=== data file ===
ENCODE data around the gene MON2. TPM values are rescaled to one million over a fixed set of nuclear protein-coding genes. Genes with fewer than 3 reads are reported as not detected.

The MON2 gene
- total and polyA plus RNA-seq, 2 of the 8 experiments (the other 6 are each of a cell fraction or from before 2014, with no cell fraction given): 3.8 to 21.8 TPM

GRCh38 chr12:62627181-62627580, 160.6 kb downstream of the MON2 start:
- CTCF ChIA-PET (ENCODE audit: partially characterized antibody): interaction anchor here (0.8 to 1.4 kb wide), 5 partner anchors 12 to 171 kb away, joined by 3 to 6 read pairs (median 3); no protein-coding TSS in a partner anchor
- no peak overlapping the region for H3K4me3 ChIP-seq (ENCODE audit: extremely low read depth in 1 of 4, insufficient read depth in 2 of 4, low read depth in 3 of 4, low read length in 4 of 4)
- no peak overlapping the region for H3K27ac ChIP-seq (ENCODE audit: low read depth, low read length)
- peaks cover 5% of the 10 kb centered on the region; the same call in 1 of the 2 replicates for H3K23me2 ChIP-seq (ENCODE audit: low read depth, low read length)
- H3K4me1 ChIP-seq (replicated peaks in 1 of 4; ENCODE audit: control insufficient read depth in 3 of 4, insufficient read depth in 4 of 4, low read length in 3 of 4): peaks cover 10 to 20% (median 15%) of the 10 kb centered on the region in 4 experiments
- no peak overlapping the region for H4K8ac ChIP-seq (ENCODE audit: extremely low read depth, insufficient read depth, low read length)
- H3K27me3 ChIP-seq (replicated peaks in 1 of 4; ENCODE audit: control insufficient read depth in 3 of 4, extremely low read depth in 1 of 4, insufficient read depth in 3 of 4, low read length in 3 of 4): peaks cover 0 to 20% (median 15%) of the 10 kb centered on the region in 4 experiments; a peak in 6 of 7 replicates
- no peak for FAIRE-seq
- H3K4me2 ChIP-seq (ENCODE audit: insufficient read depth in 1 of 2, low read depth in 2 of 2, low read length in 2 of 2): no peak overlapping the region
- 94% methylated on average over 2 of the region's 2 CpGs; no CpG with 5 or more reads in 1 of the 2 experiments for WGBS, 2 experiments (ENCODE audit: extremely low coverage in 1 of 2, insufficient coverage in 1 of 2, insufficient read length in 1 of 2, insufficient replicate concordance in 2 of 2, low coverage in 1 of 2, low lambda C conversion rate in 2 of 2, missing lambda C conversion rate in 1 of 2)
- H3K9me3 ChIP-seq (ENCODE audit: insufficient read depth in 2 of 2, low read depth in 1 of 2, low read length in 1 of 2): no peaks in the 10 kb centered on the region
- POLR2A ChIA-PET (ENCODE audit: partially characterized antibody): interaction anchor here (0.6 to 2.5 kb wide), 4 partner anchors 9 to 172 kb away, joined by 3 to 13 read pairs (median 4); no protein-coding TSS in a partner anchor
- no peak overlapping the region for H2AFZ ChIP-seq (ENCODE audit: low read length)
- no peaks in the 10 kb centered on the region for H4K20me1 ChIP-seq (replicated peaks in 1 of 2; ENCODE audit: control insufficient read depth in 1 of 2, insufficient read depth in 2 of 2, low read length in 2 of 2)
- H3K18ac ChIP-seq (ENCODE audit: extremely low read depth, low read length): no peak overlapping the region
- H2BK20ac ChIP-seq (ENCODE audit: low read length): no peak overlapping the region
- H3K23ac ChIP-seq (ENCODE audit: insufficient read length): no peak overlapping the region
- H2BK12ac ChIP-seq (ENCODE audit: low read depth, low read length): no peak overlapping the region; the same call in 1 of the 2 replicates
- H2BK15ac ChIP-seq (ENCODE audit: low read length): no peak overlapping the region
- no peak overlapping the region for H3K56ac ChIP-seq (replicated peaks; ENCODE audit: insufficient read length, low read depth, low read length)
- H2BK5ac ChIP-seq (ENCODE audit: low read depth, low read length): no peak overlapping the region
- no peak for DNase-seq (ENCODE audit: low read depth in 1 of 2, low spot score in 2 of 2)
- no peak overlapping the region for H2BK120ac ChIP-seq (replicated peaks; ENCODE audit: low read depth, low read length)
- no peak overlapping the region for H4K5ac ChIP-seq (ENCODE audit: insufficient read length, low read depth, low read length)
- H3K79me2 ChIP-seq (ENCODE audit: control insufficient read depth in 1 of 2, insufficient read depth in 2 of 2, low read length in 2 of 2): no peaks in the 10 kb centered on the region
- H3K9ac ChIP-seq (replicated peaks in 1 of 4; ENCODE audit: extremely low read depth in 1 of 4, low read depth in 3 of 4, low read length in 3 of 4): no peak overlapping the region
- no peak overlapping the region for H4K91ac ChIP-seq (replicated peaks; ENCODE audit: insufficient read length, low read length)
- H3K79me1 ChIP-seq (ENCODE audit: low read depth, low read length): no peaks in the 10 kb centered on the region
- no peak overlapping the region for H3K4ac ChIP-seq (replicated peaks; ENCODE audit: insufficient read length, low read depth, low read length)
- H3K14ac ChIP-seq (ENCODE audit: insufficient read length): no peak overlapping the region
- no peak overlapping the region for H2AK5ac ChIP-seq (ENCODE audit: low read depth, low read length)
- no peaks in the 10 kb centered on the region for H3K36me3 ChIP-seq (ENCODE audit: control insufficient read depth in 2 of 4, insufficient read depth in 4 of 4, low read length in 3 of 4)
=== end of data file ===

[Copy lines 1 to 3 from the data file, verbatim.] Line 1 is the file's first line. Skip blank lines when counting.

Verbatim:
ENCODE data around the gene MON2. TPM values are rescaled to one million over a fixed set of nuclear protein-coding genes. Genes with fewer than 3 reads are reported as not detected.

The MON2 gene
- total and polyA plus RNA-seq, 2 of the 8 experiments (the other 6 are each of a cell fraction or from before 2014, with no cell fraction given): 3.8 to 21.8 TPM